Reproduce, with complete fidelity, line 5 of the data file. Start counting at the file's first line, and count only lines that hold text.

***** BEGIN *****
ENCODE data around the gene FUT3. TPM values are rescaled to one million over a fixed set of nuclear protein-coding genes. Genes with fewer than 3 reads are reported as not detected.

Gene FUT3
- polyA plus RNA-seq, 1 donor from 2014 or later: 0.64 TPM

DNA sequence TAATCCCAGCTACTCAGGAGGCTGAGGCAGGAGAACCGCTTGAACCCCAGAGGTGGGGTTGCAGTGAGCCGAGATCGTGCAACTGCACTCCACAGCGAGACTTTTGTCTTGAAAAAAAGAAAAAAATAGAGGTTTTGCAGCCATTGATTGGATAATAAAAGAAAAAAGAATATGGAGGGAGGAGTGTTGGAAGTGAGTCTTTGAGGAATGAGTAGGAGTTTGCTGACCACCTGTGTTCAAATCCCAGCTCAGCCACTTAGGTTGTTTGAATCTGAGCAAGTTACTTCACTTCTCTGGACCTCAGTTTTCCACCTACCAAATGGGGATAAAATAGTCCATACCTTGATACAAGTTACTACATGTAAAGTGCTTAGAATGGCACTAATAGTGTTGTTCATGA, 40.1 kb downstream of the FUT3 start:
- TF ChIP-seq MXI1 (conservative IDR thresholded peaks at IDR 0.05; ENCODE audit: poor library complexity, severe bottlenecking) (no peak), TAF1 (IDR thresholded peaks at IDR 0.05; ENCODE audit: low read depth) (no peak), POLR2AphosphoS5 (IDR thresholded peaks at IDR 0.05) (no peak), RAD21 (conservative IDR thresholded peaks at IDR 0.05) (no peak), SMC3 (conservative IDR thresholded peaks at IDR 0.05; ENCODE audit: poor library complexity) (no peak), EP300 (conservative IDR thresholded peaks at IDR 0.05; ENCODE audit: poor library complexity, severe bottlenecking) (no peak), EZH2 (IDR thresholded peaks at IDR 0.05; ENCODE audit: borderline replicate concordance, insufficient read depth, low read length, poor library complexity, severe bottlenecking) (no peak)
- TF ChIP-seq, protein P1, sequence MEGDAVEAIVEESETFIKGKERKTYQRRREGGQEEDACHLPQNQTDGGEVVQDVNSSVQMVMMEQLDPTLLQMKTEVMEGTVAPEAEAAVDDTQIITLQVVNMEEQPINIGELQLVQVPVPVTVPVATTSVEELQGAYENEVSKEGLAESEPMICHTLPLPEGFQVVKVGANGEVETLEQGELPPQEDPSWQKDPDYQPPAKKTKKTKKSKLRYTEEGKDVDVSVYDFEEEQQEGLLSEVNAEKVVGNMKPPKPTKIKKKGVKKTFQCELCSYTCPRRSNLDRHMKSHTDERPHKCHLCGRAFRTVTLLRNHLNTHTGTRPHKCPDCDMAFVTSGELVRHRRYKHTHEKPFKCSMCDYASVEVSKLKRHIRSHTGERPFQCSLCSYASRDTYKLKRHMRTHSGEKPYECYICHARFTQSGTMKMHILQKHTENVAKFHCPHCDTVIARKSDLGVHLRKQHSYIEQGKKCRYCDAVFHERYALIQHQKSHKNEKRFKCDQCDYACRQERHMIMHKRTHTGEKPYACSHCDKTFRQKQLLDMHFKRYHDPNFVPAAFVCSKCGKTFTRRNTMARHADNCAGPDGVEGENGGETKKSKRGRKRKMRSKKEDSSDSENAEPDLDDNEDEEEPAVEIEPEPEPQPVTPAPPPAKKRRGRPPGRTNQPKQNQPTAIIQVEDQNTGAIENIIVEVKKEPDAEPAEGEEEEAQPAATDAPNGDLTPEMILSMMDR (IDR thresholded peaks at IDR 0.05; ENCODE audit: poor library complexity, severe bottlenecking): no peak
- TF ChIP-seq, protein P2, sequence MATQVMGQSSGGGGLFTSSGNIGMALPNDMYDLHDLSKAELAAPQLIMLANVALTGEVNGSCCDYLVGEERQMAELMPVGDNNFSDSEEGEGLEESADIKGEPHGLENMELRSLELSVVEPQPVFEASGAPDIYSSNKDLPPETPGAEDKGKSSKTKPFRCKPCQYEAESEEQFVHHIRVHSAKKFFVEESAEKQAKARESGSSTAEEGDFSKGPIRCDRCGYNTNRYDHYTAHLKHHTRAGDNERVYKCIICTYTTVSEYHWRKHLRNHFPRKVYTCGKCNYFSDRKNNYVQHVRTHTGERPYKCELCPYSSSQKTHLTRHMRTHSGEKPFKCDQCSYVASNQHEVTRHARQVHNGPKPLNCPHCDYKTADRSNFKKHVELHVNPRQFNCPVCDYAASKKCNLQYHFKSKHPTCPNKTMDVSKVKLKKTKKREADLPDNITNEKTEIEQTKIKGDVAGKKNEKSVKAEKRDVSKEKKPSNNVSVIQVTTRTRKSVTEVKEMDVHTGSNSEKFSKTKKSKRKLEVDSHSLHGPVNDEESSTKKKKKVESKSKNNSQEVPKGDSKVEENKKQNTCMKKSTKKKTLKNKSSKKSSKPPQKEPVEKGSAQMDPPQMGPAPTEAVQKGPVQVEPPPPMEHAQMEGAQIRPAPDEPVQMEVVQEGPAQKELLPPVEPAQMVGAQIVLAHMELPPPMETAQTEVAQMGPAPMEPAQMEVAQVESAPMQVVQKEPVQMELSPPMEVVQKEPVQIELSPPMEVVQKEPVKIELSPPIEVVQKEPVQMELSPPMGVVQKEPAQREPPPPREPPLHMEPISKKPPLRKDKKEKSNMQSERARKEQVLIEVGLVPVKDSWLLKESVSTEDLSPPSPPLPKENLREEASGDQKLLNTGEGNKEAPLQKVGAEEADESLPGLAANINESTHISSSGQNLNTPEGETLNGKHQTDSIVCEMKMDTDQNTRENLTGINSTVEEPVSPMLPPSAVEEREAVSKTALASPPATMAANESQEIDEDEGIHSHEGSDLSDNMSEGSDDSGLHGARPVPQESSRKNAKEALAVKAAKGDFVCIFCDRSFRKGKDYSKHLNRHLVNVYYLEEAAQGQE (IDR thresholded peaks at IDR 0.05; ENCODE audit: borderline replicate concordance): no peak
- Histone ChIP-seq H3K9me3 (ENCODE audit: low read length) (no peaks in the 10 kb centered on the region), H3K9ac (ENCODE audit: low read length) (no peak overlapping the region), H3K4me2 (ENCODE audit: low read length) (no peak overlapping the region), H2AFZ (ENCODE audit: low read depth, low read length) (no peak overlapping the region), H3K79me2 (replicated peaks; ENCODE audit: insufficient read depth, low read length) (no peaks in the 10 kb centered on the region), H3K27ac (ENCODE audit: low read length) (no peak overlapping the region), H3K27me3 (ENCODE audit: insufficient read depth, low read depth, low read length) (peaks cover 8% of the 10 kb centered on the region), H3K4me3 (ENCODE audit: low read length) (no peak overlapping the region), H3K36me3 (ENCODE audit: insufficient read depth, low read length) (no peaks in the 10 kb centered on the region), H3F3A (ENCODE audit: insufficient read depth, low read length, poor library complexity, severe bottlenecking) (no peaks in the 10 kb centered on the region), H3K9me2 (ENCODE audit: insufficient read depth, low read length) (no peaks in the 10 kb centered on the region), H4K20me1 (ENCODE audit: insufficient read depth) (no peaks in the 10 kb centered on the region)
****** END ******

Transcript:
- TF ChIP-seq MXI1 (conservative IDR thresholded peaks at IDR 0.05; ENCODE audit: poor library complexity, severe bottlenecking) (no peak), TAF1 (IDR thresholded peaks at IDR 0.05; ENCODE audit: low read depth) (no peak), POLR2AphosphoS5 (IDR thresholded peaks at IDR 0.05) (no peak), RAD21 (conservative IDR thresholded peaks at IDR 0.05) (no peak), SMC3 (conservative IDR thresholded peaks at IDR 0.05; ENCODE audit: poor library complexity) (no peak), EP300 (conservative IDR thresholded peaks at IDR 0.05; ENCODE audit: poor library complexity, severe bottlenecking) (no peak), EZH2 (IDR thresholded peaks at IDR 0.05; ENCODE audit: borderline replicate concordance, insufficient read depth, low read length, poor library complexity, severe bottlenecking) (no peak)